Next up: An apprenticeship program for the security industry?

NBFAA pushes for support on security industry workforce development program


Today at the ESX tradeshow in Baltimore, the National Burglar and Fire Alarm Association (NBFAA) was drumming up support for an industry specific National Apprenticeship Program.

The Apprenticeship Development Group -- whose ultimate goals are workforce development, recruitment, training and continuing education -- spoke to a room packed with interested integrators and other show attendees. The goal, according to the organization, is to have an industry prepared for its future, with a labor pool of skilled technicians who have been trained through a formal program.

The NBFAA is urging its charter chapter members to start the wheels turning in each state so that eventually the industry can be prepared for its future with a national program of educated and trained apprentices.

"We see apprenticeships as being critical to achieving our objective of becoming a leader in the development of a skilled labor force," said George Gunning of USA Alarm Systems Inc., Monrovia, Calif., and former NBFAA president.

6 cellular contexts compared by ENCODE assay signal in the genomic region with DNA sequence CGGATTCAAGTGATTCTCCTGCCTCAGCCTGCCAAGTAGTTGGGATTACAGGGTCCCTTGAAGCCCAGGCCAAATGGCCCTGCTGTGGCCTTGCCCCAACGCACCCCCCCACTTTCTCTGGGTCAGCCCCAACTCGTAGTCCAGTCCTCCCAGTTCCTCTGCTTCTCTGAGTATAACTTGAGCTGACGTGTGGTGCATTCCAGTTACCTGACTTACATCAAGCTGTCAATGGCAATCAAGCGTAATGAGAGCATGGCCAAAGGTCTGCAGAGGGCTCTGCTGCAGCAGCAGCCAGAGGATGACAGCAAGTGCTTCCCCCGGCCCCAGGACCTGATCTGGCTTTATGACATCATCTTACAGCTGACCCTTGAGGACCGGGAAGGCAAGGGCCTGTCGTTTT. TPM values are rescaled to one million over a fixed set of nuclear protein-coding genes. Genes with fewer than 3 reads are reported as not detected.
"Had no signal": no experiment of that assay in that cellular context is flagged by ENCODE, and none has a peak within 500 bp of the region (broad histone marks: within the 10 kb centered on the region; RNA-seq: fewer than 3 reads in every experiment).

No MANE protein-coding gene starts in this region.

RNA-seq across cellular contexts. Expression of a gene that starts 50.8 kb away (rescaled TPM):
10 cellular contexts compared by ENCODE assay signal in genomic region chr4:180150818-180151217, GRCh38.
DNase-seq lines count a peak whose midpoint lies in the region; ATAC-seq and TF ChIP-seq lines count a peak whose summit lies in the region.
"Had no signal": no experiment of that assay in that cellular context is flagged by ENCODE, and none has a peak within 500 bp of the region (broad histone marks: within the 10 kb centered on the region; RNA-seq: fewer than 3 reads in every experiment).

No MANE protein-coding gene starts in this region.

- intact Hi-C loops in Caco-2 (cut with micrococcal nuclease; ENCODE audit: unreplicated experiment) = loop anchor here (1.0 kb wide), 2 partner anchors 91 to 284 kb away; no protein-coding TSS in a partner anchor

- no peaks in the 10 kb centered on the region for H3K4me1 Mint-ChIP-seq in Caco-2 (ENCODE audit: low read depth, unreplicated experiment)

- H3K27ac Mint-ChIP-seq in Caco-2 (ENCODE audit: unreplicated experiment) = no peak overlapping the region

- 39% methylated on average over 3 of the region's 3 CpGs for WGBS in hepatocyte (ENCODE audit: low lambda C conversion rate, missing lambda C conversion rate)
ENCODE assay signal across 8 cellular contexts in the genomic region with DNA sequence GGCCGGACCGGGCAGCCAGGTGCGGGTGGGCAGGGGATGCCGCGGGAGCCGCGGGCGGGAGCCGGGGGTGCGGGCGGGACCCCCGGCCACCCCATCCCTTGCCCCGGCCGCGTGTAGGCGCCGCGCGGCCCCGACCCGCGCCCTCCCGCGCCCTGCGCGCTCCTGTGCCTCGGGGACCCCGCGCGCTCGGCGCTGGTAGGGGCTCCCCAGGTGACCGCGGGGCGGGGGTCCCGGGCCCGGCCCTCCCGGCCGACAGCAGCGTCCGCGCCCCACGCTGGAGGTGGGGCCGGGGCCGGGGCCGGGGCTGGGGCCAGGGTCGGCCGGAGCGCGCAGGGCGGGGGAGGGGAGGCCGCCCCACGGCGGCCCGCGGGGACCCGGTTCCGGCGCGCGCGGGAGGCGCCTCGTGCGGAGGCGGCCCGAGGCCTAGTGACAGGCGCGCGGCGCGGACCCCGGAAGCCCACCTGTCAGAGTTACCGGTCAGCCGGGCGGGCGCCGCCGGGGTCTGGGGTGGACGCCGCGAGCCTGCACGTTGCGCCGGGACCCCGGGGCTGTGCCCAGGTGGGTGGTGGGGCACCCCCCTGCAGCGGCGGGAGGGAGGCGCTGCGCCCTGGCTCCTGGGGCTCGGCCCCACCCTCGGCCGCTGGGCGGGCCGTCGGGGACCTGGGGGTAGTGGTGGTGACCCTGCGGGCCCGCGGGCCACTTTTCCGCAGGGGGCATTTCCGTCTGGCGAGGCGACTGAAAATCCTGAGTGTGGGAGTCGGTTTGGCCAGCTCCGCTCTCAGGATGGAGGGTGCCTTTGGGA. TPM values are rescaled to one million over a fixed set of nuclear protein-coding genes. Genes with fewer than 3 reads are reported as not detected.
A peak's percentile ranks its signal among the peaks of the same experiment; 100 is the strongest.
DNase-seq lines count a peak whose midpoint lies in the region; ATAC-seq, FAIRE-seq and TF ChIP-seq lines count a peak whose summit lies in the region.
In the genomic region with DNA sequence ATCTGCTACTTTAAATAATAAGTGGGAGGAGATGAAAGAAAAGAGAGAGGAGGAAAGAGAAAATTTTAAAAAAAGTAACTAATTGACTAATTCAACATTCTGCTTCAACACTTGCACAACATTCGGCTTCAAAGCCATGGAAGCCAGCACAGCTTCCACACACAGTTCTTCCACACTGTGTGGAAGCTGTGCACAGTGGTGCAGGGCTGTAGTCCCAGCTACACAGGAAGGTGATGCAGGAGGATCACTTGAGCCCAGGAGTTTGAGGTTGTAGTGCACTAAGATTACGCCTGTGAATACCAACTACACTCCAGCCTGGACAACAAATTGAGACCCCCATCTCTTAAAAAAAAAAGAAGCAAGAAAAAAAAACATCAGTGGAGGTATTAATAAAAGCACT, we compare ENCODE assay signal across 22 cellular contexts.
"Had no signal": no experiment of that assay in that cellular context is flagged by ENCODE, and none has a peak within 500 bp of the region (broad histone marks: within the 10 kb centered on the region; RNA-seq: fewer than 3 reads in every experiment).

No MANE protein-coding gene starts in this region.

NBFAA will work with the Charter State Associations to develop a more flexible and responsive model for apprenticeships and improve the supply of a professional trained workforce, Gunning added. Gunning spearheaded the joint efforts of the California Alarm Association and the California Automatic Fire Alarm Association to form the WBFAA UATC apprenticeship and training program. That program is notable as it was the first statewide apprenticeship program ever approved in California. The program received national support from the beginning with the goal of eventually creating a merit shop (non-union) apprenticeship program that would serve the electronic security and fire/life safety industry,

John Ladd, an administrator for the federally operated Office of Apprenticeship Training, an arm of the U.S. Department of Labor, said the administration of the apprenticeship program specific to the industry can be flexible and adapted to meet the needs of the burglar and fire alarm industry. "Apprenticeships have become an important post secondary education option," Ladd said.

For more information on the NBFAA's efforts contact the association by phone at (888) 447-1689 or visit www.alarm.org. The Department of Labor also provides information about its Registered Apprenticeship initiatives www.doleta.gov/.